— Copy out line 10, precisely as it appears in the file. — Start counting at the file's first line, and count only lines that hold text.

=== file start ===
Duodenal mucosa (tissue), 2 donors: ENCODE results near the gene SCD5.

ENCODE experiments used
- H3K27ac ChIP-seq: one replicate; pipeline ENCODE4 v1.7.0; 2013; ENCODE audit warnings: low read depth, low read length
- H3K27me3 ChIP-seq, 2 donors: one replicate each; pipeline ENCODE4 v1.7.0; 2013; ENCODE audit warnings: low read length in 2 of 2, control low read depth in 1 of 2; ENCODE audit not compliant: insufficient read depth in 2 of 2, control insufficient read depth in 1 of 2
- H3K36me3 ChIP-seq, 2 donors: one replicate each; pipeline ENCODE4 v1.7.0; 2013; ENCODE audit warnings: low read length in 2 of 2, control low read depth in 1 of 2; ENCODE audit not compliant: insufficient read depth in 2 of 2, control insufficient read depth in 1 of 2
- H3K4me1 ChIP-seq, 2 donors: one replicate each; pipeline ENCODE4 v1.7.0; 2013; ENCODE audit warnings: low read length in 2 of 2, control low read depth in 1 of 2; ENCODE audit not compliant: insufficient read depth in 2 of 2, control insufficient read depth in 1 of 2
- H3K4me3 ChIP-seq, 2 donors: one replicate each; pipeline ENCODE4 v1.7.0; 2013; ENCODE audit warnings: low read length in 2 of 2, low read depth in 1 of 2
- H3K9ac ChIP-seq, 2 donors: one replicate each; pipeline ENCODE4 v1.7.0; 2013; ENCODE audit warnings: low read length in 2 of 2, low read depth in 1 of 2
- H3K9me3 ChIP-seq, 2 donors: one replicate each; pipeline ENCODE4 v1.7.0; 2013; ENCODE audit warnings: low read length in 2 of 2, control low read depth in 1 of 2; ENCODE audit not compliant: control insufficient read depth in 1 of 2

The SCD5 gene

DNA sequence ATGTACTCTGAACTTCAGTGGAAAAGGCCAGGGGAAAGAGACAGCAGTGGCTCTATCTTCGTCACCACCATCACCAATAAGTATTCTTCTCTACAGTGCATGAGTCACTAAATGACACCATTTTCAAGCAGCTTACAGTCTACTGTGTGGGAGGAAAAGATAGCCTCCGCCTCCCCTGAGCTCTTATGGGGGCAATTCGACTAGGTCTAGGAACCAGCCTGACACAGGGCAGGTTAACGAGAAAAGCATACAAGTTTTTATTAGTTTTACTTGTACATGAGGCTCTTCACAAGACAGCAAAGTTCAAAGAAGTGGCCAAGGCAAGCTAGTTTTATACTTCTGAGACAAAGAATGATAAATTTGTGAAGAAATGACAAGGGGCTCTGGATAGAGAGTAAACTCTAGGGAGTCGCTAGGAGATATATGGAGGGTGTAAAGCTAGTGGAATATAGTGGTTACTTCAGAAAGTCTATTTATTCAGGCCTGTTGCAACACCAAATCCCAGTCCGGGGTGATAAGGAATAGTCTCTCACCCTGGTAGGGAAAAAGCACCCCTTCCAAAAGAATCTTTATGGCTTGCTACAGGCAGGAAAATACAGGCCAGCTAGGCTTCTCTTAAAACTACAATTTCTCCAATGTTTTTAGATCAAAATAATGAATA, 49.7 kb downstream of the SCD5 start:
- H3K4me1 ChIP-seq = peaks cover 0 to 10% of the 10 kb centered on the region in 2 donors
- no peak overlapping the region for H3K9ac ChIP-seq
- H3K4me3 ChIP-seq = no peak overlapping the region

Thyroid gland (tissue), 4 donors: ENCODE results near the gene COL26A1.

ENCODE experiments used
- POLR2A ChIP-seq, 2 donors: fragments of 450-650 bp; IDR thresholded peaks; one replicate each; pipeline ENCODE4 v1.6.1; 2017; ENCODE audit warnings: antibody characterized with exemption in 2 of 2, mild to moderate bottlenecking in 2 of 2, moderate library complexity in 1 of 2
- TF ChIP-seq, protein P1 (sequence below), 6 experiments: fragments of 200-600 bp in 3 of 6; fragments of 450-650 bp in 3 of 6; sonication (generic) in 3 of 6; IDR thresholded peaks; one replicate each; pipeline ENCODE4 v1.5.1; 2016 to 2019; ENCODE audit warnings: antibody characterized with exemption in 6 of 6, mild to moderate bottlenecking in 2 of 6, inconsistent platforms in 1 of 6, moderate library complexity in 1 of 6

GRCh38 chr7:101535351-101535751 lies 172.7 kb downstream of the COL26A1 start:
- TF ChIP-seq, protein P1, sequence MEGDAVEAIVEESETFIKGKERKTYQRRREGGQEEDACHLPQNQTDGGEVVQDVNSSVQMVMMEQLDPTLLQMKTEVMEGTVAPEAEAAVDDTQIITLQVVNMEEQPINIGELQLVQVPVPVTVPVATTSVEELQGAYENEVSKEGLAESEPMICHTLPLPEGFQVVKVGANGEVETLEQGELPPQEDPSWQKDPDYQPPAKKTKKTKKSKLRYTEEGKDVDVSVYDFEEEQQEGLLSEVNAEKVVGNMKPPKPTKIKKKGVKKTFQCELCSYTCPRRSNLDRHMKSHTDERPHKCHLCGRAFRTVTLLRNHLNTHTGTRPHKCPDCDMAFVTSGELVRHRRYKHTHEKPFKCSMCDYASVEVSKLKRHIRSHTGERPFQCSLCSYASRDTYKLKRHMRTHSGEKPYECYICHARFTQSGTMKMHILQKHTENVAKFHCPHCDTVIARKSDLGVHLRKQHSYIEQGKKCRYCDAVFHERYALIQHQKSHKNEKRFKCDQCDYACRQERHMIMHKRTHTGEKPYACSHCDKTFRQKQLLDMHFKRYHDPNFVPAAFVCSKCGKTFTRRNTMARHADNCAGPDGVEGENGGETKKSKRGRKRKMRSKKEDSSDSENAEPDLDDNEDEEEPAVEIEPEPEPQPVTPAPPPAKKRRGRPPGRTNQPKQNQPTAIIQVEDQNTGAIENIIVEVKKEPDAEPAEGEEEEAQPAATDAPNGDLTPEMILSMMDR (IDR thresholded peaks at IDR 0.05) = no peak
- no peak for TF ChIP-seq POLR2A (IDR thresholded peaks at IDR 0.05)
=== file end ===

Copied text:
The SCD5 gene